“Love looks not with the eyes”: supranormal processing of emotional speech in individuals with late-blindness versus preserved processing in individuals with congenital-blindness

Boaz M. Ben-David, Daniel Robert Chebat, Michal Icht

Research output: Contribution to journalArticlepeer-review

Abstract

Processing of emotional speech in the absence of visual information relies on two auditory channels: semantics and prosody. No study to date has investigated how blindness impacts this process. Two theories, Perceptual Deficit, and Sensory Compensation, yiled different expectations about the role of visual experience (or its lack thereof) in processing emotional speech. To test the effect of vision and early visual experience on processing of emotional speech, we compared individuals with congenital blindness (CB, n = 17), individuals with late blindness (LB, n = 15), and sighted controls (SC, n = 21) on identification and selective-attention of semantic and prosodic spoken-emotions. Results showed that individuals with blindness performed at least as well as SC, supporting Sensory Compensation and the role of cortical reorganisation. Individuals with LB outperformed individuals with CB, in accordance with Perceptual Deficit, supporting the role of early visual experience. The LB advantage was moderated by executive functions (working-memory). Namely, the advantage was erased for individuals with CB who showed higher levels of executive functions. Results suggest that vision is not necessary for processing of emotional speech, but early visual experience could improve it. The findings support a combination of the two aforementioned theories and reject a dichotomous view of deficiencies/enhancements of blindness.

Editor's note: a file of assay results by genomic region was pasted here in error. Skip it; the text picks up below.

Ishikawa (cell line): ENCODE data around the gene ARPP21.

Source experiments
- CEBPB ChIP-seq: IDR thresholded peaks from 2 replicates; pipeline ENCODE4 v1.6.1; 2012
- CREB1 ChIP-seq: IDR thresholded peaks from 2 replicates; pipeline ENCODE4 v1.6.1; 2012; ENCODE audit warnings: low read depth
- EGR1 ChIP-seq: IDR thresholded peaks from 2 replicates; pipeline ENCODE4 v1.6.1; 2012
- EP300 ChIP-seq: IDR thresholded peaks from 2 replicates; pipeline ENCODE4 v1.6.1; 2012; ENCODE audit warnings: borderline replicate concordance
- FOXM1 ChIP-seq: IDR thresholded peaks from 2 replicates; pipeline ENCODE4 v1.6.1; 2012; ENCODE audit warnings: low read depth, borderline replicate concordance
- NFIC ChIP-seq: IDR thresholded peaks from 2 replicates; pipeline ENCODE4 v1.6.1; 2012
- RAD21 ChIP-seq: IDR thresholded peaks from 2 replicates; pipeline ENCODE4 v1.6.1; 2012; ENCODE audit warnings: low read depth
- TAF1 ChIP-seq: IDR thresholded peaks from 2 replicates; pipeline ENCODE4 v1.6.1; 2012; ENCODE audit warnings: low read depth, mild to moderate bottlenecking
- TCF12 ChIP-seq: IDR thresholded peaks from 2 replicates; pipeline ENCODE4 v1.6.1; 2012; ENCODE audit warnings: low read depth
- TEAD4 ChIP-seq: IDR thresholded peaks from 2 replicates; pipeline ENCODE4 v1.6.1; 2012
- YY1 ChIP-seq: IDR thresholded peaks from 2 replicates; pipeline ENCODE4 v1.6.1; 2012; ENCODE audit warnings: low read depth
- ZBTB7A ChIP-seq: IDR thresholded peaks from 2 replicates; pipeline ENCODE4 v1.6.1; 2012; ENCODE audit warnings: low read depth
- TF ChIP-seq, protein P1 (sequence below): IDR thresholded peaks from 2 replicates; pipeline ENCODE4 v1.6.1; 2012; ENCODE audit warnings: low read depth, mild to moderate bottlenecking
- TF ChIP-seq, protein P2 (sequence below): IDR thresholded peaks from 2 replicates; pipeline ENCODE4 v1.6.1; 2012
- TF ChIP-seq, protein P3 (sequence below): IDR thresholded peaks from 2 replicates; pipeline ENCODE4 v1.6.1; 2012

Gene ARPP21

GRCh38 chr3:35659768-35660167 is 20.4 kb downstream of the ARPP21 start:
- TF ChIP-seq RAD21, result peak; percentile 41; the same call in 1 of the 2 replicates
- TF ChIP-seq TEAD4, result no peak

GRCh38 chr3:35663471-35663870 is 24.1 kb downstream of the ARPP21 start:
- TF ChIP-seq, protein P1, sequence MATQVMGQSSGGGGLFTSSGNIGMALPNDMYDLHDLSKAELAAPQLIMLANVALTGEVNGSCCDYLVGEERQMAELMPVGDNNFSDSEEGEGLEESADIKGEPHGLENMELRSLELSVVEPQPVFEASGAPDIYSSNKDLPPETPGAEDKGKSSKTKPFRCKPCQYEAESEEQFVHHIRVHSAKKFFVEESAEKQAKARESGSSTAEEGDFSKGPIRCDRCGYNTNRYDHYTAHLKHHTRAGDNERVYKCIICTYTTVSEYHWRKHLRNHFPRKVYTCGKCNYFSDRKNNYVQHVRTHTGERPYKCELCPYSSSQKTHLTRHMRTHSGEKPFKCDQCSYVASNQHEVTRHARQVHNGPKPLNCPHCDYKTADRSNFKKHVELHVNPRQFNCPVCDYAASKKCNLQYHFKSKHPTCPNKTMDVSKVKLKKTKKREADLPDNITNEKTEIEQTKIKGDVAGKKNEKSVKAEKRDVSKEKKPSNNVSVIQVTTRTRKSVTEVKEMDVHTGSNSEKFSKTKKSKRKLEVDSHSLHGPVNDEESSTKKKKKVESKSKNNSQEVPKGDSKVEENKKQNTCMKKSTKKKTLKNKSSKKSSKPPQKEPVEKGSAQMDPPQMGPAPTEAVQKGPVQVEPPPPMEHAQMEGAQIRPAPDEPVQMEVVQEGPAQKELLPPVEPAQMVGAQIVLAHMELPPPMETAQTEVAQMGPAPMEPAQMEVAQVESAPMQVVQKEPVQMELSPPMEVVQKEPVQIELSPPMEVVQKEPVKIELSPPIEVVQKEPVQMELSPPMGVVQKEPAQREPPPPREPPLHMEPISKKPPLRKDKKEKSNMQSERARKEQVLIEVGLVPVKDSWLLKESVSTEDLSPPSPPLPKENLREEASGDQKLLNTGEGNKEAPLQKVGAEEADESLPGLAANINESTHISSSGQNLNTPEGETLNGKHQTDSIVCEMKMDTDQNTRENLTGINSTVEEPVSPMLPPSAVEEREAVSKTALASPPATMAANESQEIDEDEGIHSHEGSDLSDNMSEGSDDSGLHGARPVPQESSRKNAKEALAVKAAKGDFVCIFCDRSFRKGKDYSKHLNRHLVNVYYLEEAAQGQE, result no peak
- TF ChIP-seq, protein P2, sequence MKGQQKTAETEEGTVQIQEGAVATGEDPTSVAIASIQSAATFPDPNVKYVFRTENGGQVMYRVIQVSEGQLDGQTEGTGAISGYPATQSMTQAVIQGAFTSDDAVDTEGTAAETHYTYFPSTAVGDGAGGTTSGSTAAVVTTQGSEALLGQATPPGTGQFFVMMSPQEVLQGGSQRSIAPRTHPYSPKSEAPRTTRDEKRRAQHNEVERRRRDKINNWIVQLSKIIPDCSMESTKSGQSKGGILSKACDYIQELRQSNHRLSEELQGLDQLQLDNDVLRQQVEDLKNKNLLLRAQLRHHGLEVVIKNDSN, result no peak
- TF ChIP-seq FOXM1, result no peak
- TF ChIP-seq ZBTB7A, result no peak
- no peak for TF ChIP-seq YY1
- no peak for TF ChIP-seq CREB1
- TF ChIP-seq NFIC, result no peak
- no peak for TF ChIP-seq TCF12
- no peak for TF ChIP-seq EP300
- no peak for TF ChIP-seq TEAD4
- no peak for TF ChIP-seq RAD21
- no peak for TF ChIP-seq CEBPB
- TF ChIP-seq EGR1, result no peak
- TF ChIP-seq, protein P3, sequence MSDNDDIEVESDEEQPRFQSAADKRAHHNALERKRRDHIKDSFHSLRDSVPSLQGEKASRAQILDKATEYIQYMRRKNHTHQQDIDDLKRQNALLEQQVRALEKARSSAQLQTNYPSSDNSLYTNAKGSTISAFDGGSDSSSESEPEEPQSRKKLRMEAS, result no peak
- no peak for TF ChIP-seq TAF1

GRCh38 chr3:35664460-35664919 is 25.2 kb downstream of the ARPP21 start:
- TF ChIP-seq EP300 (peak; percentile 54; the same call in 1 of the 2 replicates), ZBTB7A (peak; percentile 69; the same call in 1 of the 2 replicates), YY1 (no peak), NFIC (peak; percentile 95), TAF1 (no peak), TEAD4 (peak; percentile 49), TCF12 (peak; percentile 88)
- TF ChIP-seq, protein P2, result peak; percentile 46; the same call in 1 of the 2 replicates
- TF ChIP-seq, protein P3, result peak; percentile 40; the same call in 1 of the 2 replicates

Original languageEnglish
JournalCognition and Emotion
DOIs
StateAccepted/In press - 2024

Keywords

  • Visual experience
  • blindness
  • brain plasticity
  • emotional speech
  • selective-attention

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